I recently noticed that one of the channels I had been chatting on was being logged, and made publicly available for search engines to index. There's nothing new about public logging of IRC - in past I've run into channels that announce public logging in the topic, and sometimes chosen to refrain from contributing to the discussion. However, the way I discovered the logging this time was a much less comfortable - I ran into the logs when googling for something...
Would you like something you come up in five seconds to become enshrined in perpetuity? [*]
Public IRC logging is certainly not a new thing. Freenode users remember the IRseeK fiasco from less than a year ago, when the company started logging channels in many IRC networks while trying to conceal the fact by making the bots use tor and so forth. Due to public outbreak and Freenode taking active steps in banning the logger bots, [they were forced to reverse this practice] (although you'll notice they picked a bit different wording to present their view of the deal). [] []
Common arguments for logging
Proponents of public IRC logging often present the following arguments:
IRC is a public channel anyway, and all users should be well aware of the fact that everything they post on the internet is public.
And for this I quote [Michael Sparks]:
Just because a conversation is in a public place doesn’t give you the automatic moral right to record everything, republish, index, and make searchable everyone’s conversations… Just because you can do a thing doesn’t mean to say you should do that thing.
Now, the interesting question that I haven't seen anyone answer in detail yet is whether or not there are legal issues with publishing IRC logs. I guess it partly depends on whether the text produced by the users is covered by copyright, and what implied rights they give to the intended recipients.
Defining "intended recipients" is another interesting point. If the users are not aware of the public logging, then no doubt they intend their messages only for the other persons on the channel. Most european countries probably consider it illegal to eavesdrop on communications you do not take part in.
The benefits of public IRC logging way outweight any potential privacy issues.
This is an opinion, and one that everyone does not share, so please do not try to force it on others.
If you don't want to get logged, don't speak.
This is really just dodging the issue altogether. Basically you are telling the users to scram if they don't want to accept being logged. Some will most likely do, but others are forced to ignore the logging to participate on the channel. If we combine this with the fact that public logging is mostly used on helpdesk channels, it might seem like extortion of the users who are looking for help. Not everyone wants their cluelessness publicly logged for eternity.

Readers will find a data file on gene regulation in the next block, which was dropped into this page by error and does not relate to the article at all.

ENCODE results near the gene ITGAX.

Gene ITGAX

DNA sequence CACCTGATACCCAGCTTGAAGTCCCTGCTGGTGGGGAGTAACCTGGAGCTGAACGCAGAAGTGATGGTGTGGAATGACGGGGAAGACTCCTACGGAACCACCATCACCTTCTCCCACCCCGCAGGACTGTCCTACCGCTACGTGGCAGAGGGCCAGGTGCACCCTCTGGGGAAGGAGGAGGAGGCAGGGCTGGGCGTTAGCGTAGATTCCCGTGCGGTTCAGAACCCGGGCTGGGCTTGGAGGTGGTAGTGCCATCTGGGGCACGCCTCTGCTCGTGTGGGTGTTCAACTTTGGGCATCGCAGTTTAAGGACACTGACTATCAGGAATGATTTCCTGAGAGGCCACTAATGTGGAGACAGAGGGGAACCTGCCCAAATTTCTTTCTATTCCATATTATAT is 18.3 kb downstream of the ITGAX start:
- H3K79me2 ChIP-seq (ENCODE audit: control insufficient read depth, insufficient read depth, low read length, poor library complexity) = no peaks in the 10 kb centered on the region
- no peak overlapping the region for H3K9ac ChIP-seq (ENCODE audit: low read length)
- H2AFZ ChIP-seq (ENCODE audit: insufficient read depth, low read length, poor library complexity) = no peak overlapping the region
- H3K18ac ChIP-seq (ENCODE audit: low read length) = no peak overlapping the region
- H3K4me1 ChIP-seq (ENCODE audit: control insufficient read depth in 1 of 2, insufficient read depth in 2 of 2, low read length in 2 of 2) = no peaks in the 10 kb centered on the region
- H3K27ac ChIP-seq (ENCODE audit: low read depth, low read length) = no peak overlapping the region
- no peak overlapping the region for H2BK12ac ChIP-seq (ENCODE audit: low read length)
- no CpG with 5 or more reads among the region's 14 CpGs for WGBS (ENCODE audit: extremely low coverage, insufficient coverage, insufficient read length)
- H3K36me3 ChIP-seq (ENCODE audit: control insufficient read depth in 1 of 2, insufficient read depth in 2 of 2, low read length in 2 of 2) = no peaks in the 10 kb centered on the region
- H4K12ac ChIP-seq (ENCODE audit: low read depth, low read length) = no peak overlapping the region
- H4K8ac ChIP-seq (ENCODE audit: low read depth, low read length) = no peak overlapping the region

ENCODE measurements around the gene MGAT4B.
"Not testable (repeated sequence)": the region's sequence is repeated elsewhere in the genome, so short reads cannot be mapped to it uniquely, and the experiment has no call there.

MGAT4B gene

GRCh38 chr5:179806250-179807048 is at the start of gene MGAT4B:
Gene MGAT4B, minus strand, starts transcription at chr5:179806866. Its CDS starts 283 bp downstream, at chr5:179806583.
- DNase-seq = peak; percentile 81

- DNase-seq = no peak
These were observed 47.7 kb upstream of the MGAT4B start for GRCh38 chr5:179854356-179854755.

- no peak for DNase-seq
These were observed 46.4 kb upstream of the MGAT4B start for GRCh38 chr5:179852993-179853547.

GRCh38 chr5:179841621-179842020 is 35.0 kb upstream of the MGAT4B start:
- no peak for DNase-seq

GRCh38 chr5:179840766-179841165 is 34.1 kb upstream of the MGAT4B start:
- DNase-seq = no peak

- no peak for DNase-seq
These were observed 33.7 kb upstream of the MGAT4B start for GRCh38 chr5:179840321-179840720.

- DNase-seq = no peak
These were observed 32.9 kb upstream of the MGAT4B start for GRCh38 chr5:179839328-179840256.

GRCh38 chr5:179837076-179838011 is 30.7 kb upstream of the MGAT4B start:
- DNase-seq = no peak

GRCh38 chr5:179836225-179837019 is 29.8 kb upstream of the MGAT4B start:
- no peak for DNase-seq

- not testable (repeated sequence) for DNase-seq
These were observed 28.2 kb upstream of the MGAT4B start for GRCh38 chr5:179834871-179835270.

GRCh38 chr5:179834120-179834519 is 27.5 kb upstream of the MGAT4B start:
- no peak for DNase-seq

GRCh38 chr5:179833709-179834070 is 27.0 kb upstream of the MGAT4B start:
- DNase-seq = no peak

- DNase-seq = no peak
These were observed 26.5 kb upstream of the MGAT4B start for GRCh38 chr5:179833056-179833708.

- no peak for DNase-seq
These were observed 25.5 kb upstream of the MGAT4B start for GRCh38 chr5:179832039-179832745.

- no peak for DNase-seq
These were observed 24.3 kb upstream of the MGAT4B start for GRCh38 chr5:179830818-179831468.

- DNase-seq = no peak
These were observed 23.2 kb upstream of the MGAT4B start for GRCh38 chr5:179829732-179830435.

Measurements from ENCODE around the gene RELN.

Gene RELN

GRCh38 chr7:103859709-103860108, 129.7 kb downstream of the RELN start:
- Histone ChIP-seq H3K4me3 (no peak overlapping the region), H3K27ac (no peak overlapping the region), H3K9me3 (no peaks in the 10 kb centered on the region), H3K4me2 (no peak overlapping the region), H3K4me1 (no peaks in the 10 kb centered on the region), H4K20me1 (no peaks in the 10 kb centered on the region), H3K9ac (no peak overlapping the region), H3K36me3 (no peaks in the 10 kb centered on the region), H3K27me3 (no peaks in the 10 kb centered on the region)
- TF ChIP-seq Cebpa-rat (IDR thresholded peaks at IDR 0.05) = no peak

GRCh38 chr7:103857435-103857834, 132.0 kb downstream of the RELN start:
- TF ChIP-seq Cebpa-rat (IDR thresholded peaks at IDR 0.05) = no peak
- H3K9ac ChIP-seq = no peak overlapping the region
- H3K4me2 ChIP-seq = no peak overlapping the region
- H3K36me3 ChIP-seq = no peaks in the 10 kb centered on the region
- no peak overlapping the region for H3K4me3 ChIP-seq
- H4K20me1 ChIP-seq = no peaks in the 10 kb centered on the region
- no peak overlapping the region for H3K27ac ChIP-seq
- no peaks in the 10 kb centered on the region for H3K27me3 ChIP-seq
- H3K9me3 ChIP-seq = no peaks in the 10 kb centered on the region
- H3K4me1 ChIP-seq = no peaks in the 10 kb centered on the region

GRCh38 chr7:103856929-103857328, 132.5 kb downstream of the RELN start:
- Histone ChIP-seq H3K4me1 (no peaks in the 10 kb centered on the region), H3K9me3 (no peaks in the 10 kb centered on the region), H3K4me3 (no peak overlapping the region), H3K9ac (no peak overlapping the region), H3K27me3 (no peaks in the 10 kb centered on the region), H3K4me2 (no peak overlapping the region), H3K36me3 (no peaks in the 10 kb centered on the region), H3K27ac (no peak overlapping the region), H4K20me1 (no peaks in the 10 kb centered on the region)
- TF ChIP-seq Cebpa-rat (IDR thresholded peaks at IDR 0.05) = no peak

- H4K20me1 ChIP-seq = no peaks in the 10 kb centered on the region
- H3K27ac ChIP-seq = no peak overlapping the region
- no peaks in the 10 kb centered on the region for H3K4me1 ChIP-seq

> ***We will anonymize the logs by removing/changing nicknames. Problem > solved, and everyone is happy.*** Unfortunately, anonymizing logs does not work very well in practice. You need to catch all references to users in messages, and that still leaves you with all the messages that may still contain personally identifiable details. On the other hand, people have the moral (and often legal) right to be recognized as the author of their texts - so anonymizing the logs may in practice be just like ripping off the credits, putting the work of others on your website, and cashing in on the ads. In my opinion, logging bots should: - Never join channels unless explicitly requested by the channel owner(s). In other words, **channels should be logged on opt-in basis**. - Show prominent notices/msgs on join or in the channel topic to **alert users to the fact that the channel is being publicly logged, and show URL where the logs are published**. - Provide way for users to opt out permanently. Preferably also provide a way for users to exclude lines (or remove them afterwards). In other words, **users must be able to opt-out regardless of whether the channel is logged**. - Not log or show IPs, hostnames, or anything besides the nick. More commentary for and against public IRC logging can be read from: - [http://www.irseek.com/blog/?p=3] - [http://php-gtk.eu/en/irc-log-publication-poll] - [http://meta.wikimedia.org/wiki/IRC\_guidelines/Public\_logging] - [Anthony's blog - Another so called IRC Logging "Service" springs up and is set down] In conclusion, public IRC logging can be a valuable and useful thing. But don't expect everyone else to share your views, and force them on the channel users. Provide a way for users to opt out permanently, should they wish to choose so. [\*]: http://freenode.net/channel_guidelines.shtml [they were forced to reverse this practice]: http://www.irseek.com/blog/?p=3 : http://blog.freenode.net/?p=62 : http://blog.freenode.net/?p=68 [Michael Sparks]: http://www.irseek.com/blog/?p=3#comment-48 [http://www.irseek.com/blog/?p=3]: http://www.irseek.com/blog/?p=3%20 [http://php-gtk.eu/en/irc-log-publication-poll]: http://php-gtk.eu/en/irc-log-publication-poll [http://meta.wikimedia.org/wiki/IRC\_guidelines/Public\_logging]: http://meta.wikimedia.org/wiki/IRC_guidelines/Public_logging [Anthony's blog - Another so called IRC Logging "Service" springs up and is set down]: http://anthony.blogs.ablenet.org/106/another_so_called_irc_logging_service_springs_up_and_is_set_down